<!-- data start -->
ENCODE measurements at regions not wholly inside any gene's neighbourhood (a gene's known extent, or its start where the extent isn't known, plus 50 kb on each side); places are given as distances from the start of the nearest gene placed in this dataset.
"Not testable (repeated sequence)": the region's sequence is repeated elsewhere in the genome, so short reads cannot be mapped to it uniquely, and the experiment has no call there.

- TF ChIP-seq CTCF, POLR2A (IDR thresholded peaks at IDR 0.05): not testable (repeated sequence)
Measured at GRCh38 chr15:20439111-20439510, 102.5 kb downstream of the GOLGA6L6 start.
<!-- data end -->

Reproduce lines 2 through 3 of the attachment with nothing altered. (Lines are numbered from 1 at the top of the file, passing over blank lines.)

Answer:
"Not testable (repeated sequence)": the region's sequence is repeated elsewhere in the genome, so short reads cannot be mapped to it uniquely, and the experiment has no call there.

- TF ChIP-seq CTCF, POLR2A (IDR thresholded peaks at IDR 0.05): not testable (repeated sequence)